LOS ANGELES (AP) — Although Southern California is out of the national title race, the Trojans’ schedule puts them in position for a big finish to coach Steve Sarkisian’s debut season.
Even after every weird thing that has happened to USC in the past three months, from preseason player shenanigans to two last-second losses, Sarkisian is certain the Trojans (6-3, 5-2 Pac-12) are focused only on California’s visit to the Coliseum on Thursday night.
Sarkisian has reacted with exasperation in the past few days when he’s repeatedly asked whether there’s a chance the Trojans will look past a weekday visit from the Golden Bears (5-4, 3-4) to their high-profile, season-ending games against UCLA and Notre Dame.
“I don’t know why there would be,” Sarkisian said. “We’re going to play a team that if you don’t score 35, you’re not in the game, so we’ve got to be ready to play.”
Indeed, Cal is still searching for a signature win under coach Sonny Dykes, who has the Bears on the brink of bowl eligibility for the first time in three years.
None of the five teams that Cal has beaten currently has a winning record, but the Bear Raid offense already has the Trojans’ respect.
“They’ve improved drastically from last year,” USC linebacker Su’a Cravens said. “They’re no pushovers anymore.”
The Bears have lost 10 straight games to USC since their classic triple-overtime win over Matt Leinart’s third-ranked Trojans in Strawberry Canyon in 2003. Cal hasn’t won at the Coliseum since 2000, but has come awfully close.
Here are some more things to watch when Cal returns to downtown L.A.:
THROW IT UP: Although tailback Javorius Allen is having a spectacular season for USC, Sarkisian has made it clear that the Trojans’ passing game must excel against the Bears, who are giving up an FBS-worst 376.4 yards passing per game. Cody Kessler, who has thrown 25 TD passes and just two interceptions this season, will attempt to pick on smallish Cal cornerbacks Cam Walker and Cedric Dozier while throwing to Nelson Agholor and the Trojans’ fleet receivers. “That’s what USC has always been,” Trojans offensive coordinator Clay Helton said. “Being able to run the ball, and then be able to throw it over your head. If we have that staple that (Allen) is providing, we’ll go a long way.”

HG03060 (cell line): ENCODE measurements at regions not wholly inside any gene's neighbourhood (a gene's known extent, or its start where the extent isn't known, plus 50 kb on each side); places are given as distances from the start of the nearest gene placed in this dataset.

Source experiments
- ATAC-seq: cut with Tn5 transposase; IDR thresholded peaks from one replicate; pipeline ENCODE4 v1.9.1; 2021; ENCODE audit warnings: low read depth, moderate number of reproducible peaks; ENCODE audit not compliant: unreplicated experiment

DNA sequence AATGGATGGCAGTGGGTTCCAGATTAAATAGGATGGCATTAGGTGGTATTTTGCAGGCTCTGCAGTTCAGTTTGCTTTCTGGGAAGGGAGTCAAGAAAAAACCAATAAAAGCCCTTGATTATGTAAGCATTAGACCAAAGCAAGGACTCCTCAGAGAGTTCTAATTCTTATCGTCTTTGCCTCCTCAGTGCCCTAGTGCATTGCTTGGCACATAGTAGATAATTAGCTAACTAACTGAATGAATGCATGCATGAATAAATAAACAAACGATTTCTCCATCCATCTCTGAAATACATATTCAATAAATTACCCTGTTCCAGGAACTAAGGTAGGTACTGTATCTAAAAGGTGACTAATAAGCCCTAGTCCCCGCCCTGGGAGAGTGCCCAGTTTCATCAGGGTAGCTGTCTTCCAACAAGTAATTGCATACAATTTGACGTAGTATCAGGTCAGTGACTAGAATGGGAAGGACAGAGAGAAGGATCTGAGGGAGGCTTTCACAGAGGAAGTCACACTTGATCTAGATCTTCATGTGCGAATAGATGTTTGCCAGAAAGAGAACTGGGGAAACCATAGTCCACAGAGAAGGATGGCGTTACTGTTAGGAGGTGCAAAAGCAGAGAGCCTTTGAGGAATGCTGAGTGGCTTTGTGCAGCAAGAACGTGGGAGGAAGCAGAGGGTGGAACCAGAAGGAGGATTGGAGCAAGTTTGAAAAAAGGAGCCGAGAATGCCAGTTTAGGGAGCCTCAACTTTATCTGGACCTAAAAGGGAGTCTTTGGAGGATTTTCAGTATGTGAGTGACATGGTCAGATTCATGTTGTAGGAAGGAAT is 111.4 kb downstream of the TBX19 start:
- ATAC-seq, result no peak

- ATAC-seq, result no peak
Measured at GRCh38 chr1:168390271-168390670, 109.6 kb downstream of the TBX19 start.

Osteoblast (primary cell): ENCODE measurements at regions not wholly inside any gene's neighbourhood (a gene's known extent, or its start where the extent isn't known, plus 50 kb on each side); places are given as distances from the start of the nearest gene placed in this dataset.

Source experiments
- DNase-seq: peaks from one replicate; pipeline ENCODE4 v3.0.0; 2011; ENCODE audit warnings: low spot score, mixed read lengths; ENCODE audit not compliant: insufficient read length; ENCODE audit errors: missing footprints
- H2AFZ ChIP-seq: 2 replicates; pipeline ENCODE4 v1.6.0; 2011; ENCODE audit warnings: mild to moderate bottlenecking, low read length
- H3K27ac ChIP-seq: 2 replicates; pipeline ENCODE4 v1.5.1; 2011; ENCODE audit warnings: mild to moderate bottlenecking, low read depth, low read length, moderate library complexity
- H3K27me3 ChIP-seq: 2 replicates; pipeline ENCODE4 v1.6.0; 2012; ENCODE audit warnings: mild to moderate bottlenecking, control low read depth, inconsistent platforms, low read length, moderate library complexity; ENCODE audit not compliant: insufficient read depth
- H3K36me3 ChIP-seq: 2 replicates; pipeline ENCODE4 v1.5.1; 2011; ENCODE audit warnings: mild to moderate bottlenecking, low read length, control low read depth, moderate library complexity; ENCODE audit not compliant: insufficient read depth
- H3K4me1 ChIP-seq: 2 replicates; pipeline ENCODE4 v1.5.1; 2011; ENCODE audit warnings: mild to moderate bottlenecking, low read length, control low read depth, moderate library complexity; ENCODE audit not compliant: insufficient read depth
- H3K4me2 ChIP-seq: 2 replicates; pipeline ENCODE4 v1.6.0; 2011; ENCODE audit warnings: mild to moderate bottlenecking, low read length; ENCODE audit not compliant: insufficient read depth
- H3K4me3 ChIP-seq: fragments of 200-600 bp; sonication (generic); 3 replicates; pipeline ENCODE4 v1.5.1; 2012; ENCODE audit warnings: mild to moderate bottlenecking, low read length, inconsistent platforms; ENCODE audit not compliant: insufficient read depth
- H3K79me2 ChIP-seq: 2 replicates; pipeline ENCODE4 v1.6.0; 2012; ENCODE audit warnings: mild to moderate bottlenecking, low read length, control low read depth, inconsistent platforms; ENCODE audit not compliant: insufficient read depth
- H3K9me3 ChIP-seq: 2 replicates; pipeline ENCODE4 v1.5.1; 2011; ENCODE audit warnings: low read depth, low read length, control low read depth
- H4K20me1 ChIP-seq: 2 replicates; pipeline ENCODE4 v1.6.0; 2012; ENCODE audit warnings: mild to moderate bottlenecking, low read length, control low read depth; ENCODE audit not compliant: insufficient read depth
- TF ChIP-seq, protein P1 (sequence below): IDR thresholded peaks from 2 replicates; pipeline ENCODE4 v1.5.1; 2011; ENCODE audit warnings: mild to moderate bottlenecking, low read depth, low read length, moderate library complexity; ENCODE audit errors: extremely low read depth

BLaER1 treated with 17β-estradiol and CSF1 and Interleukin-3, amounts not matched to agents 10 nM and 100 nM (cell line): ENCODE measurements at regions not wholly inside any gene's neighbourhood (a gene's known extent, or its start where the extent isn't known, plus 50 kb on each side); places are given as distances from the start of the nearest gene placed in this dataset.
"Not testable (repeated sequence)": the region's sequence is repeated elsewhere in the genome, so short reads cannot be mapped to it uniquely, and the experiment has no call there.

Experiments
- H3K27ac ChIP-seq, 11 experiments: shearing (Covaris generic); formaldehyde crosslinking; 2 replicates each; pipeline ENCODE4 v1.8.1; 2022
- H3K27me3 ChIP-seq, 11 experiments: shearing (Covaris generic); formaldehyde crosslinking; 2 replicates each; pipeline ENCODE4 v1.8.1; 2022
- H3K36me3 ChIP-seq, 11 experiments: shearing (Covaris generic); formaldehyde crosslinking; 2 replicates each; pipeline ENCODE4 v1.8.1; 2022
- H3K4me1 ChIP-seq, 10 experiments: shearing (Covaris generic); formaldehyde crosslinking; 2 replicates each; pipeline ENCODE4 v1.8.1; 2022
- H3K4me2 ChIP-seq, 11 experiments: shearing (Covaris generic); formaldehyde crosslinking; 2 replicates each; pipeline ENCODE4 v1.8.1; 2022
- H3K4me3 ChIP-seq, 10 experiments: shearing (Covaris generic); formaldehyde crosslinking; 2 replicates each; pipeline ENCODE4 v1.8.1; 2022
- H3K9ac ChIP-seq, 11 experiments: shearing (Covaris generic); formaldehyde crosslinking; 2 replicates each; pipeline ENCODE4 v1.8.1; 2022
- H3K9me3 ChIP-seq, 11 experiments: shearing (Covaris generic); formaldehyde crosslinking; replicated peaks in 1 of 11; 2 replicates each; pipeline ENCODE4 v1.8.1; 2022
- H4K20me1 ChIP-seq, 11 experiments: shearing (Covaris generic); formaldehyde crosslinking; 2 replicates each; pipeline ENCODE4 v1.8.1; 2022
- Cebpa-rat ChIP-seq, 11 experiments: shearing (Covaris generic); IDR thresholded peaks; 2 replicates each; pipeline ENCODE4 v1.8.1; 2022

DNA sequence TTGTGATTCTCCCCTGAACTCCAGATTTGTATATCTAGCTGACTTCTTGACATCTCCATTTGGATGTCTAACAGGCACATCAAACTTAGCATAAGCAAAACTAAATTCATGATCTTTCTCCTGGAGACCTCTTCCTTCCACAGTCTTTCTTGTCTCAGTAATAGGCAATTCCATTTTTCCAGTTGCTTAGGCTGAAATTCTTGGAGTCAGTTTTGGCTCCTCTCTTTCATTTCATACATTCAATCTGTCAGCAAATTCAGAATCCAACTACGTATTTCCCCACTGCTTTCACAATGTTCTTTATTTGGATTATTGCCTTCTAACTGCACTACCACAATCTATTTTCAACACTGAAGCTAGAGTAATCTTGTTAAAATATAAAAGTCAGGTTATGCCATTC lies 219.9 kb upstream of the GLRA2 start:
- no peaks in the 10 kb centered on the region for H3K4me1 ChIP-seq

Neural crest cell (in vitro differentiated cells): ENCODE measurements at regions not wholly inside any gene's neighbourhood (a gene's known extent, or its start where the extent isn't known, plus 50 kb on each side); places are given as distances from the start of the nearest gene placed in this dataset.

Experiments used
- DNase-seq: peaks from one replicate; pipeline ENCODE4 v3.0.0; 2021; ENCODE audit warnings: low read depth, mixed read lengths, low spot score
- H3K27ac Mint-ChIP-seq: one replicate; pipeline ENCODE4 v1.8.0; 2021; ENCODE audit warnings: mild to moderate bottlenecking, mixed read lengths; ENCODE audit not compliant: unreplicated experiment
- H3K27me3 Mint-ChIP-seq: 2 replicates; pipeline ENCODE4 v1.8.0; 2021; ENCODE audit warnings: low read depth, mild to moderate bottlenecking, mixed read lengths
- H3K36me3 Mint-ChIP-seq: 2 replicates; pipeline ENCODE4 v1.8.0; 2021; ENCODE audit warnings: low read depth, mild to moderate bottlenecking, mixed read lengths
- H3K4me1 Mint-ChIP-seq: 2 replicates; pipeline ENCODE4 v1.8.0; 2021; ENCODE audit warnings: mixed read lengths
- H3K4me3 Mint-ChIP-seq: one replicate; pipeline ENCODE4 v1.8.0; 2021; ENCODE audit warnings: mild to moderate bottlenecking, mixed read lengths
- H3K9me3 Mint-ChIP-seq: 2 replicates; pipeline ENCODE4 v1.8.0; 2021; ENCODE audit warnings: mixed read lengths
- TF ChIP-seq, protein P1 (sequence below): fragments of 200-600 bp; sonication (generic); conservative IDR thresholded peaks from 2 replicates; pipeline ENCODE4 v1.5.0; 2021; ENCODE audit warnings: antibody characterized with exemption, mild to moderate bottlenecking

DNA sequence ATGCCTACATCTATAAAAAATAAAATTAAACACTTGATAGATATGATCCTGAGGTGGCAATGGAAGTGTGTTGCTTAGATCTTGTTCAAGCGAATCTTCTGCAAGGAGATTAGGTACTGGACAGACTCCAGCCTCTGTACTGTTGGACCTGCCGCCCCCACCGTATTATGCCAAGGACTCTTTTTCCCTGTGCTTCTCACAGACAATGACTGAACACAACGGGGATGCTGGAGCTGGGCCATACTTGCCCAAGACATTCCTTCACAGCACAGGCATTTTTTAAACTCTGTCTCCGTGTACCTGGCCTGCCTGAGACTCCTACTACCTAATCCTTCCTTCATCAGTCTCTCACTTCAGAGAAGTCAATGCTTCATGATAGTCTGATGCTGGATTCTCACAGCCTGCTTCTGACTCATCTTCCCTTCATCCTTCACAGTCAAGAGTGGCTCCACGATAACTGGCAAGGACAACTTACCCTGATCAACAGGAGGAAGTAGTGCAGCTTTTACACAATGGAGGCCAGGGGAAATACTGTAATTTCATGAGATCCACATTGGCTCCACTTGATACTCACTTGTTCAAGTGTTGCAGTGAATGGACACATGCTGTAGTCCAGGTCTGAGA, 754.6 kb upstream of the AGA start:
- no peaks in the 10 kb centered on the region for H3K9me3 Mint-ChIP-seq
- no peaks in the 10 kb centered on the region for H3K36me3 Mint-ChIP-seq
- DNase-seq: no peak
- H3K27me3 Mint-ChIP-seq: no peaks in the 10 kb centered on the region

ON THE GROUND: Cal’s running game has picked up in recent weeks, racking up 462 yards rushing in the past two outings. Daniel Lasco’s career-best 188 yards on the ground were a key to the Bears’ win at Oregon State. To keep the pressure off Jared Goff’s arm against the Trojans’ solid secondary, the Bears must try to run the ball on a USC front seven that has been stout and stingy in the past six games.
THURSDAY NIGHT LIGHTS: USC has a Thursday home game for the second straight year and just the second time since 1938. That’s disappointing to a section of the Trojans’ hard-core traditionalist fan base that defiantly resists most of the sport’s modern trappings, from alternate uniforms to mid-week television dates. Along with restrictions on traditional on-campus tailgating, those USC fans’ distaste for a Thursday game is grounded in a familiar Los Angeles foe: Weekday rush-hour traffic, which makes for a daunting drive.
WELL-RESTED: After their victory at Washington State, Sarkisian gave his Trojans last week off entirely, followed by two full-pad practices last weekend. USC should be in fairly solid health for the final games of its final season of shallow roster depth due to NCAA scholarship limitations. Cal also had the week off to heal after its impressive win at Oregon State, and the Bears should have their top receivers available. Kenny Lawler and Trevor Davis are expected to play.
VERY SPECIAL TEAMS: When the schools met last season in Berkeley, USC dropped 62 points on the Bears with just 499 total yards of offense. That’s because the Trojans returned three punts for touchdowns, including two by Agholor. Another blocked punt was returned by Josh Shaw, who hasn’t played for USC this season after lying about how he sprained his ankles.